So how do we overcome this divide in the garden between myth and rite, idea and action? Perhaps Lévi-Strauss listened a little too closely to the linguists, who are so intent to place language in a privileged position above all other social acts as the sole medium of human thought. But are our tongues really our only method of symbolic communication? Don’t we also communicate through our bodies, our landscapes, our artifacts, and our rituals?!! Aren’t these just as symbolic, and by enacting them aren’t we in some ways thinking? Instead of giving language such a dominant position in a hierarchy of symbolic thought processes, we should understand that language is itself a social action embedded within an ecology of communication between both humans and non-humans. In this sense, thought is itself an action.

This view resolves the problem of myth and rite in the garden, and in anthropology in general. It states that myth and ritual are intimately related, but it does not repeat the functionalist thesis that myth does on the level of thought what rite does on the level of action. Instead, what I am saying is that myth and rite are fundamentally the same thing – communicative actions whose structure and meaning succeed in “taking off” from the contextual grounds on which they keep rolling. From this perspective, rite is mythical, as myth is ritual.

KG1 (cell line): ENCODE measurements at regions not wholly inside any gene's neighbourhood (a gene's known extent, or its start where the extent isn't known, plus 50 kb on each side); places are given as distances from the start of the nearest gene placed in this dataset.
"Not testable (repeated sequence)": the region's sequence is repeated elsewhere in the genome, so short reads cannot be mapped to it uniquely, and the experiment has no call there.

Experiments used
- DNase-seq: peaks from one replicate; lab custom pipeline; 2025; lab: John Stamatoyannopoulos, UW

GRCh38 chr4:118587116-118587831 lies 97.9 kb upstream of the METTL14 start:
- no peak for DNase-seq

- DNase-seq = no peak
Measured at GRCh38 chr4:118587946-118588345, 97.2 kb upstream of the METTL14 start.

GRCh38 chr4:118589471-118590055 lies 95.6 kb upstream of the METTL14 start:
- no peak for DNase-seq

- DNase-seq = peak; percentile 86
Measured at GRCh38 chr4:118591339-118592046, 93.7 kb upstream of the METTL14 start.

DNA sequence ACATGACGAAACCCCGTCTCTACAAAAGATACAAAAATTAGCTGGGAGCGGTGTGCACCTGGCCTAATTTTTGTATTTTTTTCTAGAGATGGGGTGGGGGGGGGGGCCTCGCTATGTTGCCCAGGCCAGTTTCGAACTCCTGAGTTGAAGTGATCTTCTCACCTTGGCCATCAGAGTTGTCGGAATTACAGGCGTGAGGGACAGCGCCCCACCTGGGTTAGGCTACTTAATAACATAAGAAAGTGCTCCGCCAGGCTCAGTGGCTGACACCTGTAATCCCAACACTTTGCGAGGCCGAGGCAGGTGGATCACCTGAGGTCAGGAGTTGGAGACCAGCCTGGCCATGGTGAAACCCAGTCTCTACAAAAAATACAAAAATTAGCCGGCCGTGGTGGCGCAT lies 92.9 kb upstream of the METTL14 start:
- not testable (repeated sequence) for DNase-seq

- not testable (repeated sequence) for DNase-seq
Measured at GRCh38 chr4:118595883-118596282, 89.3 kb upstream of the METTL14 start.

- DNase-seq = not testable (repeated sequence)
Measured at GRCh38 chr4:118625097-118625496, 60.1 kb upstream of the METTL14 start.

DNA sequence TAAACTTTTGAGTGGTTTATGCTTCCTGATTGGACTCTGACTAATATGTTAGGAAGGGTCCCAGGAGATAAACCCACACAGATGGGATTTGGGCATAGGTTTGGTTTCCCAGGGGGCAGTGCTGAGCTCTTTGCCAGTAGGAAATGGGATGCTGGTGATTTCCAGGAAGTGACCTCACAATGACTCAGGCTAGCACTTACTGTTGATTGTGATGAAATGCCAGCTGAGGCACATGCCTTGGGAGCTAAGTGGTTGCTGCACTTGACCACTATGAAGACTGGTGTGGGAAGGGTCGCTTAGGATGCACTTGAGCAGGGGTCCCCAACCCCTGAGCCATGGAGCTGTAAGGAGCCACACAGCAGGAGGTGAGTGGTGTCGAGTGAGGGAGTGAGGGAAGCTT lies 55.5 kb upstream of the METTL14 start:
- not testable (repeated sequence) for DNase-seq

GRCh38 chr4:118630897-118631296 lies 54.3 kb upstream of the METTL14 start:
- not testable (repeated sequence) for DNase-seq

When we look at the garden, we can consider it a spatial myth – one which is articulated simultaneously through several different modes of communication. Michel Conan writes briefly about myth in contemporary allotment gardens (similar to the garden I work with).

Let us delve a little into this aspect of life offered by the allotment gardens since we are not used to thinking that modern men, who are supposed to be all too rational, could still be creators of mythical discourse. Both the association of gardeners and the garden allotment itself offer a miniature image of an enchanted rural society… Hence we may look at these gardens and at the social practices that they foster as a whole, as social rituals that contribute to the maintenance of shared beliefs about the good society and about the mythical past that they are supposed to emulate (1999:199-200).